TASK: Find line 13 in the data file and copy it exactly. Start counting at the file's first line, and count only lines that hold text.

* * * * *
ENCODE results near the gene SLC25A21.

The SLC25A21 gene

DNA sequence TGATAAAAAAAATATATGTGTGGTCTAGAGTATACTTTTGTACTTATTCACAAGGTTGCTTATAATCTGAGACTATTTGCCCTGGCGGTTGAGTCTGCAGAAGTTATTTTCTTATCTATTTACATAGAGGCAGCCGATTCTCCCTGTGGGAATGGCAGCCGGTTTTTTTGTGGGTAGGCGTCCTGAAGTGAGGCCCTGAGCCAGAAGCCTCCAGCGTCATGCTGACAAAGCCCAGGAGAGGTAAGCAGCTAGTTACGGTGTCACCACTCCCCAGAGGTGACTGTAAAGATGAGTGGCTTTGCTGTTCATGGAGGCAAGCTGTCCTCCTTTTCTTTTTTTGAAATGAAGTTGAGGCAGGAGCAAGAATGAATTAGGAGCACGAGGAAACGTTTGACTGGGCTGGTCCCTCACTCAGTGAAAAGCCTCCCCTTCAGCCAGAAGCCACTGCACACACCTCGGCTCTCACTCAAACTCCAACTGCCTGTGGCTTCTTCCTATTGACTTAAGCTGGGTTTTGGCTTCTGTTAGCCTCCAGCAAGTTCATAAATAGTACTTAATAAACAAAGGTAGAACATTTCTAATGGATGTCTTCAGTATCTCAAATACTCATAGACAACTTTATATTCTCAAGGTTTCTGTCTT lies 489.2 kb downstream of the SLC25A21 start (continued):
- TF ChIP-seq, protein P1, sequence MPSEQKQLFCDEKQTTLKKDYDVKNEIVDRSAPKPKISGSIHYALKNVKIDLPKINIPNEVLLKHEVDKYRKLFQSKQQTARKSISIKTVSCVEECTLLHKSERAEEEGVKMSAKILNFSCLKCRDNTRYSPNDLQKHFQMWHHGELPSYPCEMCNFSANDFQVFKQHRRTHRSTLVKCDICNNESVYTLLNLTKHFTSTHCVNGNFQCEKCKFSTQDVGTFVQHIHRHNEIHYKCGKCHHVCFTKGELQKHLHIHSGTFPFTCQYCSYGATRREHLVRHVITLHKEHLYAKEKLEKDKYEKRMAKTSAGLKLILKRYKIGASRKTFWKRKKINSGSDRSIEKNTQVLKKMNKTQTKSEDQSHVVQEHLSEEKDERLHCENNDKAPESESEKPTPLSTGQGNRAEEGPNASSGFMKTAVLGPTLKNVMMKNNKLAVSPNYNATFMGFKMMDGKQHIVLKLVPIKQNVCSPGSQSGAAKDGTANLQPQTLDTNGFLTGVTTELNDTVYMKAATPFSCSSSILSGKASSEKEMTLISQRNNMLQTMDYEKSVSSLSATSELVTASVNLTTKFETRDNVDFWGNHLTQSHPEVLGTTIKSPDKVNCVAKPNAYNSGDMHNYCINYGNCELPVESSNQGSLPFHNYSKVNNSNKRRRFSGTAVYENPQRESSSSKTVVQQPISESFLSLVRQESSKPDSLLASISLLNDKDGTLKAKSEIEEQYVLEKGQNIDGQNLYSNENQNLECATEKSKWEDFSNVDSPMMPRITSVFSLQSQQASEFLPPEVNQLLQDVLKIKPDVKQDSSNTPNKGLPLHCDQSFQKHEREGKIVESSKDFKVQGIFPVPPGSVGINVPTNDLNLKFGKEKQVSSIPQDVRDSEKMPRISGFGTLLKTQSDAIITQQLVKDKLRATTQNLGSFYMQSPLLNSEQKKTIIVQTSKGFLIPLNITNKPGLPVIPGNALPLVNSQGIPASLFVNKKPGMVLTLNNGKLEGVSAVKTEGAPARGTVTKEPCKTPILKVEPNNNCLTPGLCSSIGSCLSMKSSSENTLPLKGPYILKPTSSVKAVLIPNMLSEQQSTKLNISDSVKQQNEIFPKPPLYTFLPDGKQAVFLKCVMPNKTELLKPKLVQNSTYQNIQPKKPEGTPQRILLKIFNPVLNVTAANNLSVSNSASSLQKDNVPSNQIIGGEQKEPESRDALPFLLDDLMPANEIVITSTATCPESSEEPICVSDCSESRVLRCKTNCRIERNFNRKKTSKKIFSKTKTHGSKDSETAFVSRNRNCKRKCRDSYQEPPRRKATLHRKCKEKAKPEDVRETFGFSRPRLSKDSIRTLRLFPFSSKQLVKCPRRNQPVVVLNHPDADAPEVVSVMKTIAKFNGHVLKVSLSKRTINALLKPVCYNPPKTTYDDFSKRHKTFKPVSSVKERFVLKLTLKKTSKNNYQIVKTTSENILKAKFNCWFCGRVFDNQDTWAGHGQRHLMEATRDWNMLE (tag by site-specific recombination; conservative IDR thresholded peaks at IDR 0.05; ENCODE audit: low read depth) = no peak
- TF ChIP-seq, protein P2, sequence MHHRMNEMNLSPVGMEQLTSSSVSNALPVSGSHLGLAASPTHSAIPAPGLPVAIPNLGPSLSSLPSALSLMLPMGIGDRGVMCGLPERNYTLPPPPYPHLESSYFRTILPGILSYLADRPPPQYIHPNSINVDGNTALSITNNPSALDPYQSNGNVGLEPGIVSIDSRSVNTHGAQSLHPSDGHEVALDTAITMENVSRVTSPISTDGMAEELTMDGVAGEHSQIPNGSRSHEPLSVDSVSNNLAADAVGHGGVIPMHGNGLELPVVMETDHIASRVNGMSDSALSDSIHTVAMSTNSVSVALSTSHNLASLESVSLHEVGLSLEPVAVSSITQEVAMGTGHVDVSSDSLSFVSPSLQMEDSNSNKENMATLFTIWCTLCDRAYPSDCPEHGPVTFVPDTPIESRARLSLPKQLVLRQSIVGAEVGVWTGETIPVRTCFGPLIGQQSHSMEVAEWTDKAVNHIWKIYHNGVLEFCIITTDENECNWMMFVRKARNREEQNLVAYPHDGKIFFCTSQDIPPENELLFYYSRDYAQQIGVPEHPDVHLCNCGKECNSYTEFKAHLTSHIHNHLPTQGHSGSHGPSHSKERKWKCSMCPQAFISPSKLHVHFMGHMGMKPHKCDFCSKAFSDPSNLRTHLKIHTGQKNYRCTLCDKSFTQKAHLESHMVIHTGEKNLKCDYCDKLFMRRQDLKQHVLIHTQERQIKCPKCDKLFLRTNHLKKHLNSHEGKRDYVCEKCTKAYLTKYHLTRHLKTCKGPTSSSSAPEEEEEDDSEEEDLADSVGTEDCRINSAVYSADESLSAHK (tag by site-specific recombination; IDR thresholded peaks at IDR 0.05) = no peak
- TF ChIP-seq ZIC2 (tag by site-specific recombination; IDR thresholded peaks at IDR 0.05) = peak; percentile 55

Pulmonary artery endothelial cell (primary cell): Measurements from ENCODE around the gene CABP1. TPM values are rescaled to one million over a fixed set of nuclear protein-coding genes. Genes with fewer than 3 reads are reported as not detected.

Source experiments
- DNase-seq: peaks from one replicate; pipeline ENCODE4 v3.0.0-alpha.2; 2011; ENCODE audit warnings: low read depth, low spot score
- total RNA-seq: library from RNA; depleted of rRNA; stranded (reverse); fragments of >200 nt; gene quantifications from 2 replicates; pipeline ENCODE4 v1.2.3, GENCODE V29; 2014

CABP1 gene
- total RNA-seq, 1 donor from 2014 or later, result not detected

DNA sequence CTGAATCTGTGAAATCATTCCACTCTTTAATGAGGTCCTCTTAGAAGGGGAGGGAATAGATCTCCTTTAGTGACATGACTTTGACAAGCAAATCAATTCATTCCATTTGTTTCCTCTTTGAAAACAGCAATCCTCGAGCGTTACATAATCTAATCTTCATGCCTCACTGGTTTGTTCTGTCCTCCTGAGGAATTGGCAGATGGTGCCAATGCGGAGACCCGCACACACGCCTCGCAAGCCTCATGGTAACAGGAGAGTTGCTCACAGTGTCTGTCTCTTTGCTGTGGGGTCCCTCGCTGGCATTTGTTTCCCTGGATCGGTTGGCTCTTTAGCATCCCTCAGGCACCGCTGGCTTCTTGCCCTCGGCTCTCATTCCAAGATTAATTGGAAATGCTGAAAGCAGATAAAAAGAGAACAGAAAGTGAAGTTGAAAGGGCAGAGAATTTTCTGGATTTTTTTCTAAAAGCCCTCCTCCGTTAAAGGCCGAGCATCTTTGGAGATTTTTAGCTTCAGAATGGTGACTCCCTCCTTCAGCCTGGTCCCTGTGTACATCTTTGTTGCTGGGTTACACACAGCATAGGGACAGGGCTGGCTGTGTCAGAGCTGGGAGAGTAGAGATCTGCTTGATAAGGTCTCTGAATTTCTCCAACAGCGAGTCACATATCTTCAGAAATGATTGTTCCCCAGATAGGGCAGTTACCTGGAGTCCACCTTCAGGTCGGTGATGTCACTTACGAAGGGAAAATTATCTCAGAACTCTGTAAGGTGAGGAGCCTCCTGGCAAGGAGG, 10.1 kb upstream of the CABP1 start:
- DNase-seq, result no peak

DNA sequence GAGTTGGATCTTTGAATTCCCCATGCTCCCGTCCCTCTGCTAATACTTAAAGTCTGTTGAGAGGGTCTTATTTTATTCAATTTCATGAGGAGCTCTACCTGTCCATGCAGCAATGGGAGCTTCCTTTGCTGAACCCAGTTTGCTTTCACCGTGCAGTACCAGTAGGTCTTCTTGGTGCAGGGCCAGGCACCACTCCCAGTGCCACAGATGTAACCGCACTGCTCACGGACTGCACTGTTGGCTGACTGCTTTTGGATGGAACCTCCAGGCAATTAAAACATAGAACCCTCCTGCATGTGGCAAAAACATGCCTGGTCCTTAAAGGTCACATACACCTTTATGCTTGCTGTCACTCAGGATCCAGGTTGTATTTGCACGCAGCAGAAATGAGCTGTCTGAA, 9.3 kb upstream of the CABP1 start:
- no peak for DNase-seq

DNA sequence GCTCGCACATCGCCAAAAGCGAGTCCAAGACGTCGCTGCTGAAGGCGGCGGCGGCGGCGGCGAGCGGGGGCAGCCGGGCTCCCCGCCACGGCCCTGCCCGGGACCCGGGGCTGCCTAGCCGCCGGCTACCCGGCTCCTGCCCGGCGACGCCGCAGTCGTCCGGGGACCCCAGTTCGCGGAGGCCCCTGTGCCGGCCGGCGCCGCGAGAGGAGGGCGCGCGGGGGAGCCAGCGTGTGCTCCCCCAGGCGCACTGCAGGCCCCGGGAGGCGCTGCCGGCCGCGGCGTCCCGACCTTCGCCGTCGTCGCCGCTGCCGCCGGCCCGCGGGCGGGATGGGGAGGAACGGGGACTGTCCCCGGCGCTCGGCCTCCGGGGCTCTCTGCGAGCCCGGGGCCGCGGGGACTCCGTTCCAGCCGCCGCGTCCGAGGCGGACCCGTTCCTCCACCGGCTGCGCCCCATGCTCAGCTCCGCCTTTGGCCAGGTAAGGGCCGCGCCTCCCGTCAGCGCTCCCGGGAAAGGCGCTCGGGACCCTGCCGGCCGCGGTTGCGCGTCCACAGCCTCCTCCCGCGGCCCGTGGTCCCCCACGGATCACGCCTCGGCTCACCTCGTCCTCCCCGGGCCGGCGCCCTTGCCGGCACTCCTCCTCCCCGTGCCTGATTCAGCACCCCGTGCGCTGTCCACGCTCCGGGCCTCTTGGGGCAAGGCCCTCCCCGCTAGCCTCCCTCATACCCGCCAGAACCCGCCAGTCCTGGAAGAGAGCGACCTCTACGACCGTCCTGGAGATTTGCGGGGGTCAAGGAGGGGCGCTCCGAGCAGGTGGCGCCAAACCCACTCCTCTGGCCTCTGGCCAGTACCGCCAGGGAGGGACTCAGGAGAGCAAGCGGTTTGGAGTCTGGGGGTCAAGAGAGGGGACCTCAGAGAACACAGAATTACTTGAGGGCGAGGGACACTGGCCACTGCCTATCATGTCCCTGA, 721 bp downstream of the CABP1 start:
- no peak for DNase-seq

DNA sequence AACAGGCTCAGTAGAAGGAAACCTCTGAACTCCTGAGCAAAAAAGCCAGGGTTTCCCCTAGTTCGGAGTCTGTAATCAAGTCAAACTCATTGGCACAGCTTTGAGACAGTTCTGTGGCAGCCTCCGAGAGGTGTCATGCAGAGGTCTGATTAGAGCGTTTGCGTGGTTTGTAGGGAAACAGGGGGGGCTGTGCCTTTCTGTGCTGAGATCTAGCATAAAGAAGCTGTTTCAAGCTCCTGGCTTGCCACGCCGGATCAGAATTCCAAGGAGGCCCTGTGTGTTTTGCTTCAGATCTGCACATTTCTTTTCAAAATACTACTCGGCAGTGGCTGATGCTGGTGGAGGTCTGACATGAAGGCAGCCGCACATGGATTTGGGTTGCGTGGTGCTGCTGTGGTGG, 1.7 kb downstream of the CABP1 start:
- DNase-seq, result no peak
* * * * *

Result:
DNA sequence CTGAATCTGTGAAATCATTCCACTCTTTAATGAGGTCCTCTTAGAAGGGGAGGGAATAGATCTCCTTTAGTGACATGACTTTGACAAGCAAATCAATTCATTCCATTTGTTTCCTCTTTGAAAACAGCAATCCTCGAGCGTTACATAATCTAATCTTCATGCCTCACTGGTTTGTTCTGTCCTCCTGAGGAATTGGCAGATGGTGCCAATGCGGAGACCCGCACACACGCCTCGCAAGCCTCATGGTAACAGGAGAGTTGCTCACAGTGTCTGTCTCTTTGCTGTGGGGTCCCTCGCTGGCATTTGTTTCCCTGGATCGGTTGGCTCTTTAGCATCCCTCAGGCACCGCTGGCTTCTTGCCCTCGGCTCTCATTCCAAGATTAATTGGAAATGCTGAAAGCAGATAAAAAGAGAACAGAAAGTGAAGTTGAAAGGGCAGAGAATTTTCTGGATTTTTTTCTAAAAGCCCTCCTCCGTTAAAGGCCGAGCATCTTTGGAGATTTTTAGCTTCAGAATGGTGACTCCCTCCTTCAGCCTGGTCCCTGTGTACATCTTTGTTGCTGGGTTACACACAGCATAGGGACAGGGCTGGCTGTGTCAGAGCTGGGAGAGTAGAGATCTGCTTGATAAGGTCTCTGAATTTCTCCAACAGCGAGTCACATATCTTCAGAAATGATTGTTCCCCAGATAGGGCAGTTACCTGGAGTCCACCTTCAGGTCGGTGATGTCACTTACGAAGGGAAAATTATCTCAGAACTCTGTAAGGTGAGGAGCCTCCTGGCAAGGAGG, 10.1 kb upstream of the CABP1 start: